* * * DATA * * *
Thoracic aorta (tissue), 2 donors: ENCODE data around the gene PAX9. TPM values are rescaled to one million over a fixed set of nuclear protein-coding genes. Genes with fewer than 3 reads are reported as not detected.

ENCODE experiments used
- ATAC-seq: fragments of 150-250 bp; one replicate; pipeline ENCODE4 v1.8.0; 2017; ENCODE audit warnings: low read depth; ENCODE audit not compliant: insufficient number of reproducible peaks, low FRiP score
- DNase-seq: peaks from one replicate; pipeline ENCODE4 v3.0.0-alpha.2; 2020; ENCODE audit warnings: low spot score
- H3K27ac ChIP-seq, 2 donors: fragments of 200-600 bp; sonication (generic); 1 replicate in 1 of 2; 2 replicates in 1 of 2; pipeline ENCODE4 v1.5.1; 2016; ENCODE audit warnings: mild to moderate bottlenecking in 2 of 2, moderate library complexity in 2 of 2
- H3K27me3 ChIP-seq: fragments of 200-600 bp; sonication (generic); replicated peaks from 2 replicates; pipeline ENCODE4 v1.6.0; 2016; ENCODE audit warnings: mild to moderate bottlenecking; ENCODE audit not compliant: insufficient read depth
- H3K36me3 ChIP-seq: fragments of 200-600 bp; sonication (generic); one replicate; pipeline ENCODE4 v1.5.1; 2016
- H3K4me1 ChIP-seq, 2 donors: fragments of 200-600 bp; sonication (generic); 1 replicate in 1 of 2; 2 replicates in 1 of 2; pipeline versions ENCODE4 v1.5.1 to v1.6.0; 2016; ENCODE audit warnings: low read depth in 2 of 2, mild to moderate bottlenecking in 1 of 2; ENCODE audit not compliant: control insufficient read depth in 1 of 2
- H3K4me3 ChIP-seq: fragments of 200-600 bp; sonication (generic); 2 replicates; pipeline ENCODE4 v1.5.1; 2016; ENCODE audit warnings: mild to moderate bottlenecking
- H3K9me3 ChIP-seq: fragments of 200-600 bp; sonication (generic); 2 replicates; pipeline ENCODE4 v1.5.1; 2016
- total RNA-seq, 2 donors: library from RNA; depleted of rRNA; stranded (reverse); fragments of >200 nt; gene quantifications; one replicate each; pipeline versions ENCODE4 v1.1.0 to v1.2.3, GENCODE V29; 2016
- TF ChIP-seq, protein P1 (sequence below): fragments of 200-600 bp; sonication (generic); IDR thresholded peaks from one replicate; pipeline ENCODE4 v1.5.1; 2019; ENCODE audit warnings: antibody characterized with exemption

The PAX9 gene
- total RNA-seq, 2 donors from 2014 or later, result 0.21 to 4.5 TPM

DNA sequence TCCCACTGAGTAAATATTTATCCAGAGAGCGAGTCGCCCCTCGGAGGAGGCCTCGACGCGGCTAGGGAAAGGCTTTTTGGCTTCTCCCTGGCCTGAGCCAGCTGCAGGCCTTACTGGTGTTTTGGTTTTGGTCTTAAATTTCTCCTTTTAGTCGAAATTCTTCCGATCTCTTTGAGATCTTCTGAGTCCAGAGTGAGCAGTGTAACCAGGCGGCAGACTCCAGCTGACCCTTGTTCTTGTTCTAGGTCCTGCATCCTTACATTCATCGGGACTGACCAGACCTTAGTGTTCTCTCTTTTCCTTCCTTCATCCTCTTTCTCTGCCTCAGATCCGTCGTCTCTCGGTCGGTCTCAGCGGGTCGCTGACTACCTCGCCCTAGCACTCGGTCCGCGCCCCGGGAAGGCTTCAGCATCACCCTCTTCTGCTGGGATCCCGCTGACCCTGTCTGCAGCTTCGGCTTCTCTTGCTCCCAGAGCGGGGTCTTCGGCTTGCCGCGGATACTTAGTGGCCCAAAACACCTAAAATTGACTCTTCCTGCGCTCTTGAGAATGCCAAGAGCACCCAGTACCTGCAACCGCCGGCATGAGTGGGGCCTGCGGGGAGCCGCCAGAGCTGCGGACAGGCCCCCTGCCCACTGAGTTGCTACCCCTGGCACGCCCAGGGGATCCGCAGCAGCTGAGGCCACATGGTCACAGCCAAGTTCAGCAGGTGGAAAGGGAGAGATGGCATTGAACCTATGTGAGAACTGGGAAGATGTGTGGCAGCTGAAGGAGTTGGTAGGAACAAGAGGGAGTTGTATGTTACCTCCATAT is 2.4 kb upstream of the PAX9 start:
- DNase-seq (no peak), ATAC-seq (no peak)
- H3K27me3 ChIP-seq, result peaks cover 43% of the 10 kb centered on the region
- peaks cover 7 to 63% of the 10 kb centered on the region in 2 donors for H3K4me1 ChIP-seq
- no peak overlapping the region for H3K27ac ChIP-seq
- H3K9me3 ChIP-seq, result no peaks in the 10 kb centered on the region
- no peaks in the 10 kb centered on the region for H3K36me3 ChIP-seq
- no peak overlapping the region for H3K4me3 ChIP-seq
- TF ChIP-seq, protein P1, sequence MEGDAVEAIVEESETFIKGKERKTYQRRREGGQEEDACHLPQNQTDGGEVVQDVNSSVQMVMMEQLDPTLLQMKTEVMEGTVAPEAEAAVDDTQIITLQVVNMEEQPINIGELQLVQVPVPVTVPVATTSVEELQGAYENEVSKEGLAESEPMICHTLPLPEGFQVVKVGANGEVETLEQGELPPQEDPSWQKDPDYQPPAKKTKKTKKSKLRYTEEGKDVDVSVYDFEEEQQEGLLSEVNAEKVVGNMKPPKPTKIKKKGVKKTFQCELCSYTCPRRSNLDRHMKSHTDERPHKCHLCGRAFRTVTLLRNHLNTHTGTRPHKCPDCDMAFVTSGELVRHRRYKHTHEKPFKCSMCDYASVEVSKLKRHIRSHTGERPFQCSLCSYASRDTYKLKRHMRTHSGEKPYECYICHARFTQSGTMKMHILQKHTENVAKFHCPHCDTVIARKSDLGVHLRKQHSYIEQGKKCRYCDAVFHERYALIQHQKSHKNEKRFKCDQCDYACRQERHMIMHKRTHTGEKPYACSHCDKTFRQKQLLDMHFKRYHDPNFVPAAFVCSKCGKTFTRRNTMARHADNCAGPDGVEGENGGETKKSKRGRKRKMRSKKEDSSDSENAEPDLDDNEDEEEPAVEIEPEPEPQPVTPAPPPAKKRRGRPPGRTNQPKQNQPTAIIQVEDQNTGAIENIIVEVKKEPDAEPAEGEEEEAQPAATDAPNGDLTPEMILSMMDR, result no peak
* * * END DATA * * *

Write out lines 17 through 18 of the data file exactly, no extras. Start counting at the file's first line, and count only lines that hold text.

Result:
- H3K27me3 ChIP-seq, result peaks cover 43% of the 10 kb centered on the region
- peaks cover 7 to 63% of the 10 kb centered on the region in 2 donors for H3K4me1 ChIP-seq